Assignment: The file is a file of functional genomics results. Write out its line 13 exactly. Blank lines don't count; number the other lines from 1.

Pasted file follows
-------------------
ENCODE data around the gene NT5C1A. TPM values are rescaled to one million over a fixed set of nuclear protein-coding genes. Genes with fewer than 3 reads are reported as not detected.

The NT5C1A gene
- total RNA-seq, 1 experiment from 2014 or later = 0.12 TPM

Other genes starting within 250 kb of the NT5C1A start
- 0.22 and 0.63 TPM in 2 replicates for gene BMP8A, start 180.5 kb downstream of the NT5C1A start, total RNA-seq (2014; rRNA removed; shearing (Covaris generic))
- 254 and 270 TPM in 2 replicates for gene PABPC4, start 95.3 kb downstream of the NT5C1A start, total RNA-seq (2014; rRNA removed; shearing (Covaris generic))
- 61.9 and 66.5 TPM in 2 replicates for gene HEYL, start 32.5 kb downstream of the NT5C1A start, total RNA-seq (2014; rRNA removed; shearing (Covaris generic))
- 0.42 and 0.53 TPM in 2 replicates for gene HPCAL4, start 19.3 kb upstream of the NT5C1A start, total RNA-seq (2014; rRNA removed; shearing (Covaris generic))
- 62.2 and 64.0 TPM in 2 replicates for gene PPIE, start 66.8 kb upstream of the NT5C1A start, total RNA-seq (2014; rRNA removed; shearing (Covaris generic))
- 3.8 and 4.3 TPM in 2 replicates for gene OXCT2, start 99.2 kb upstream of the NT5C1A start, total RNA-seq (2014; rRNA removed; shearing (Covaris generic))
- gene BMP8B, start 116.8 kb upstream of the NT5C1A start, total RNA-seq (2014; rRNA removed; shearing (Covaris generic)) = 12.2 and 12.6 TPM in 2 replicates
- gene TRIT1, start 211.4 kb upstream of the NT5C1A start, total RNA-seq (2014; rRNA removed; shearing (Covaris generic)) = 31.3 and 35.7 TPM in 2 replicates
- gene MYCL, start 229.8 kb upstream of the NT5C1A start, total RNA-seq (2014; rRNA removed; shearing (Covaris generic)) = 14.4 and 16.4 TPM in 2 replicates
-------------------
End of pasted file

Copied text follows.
- gene MYCL, start 229.8 kb upstream of the NT5C1A start, total RNA-seq (2014; rRNA removed; shearing (Covaris generic)) = 14.4 and 16.4 TPM in 2 replicates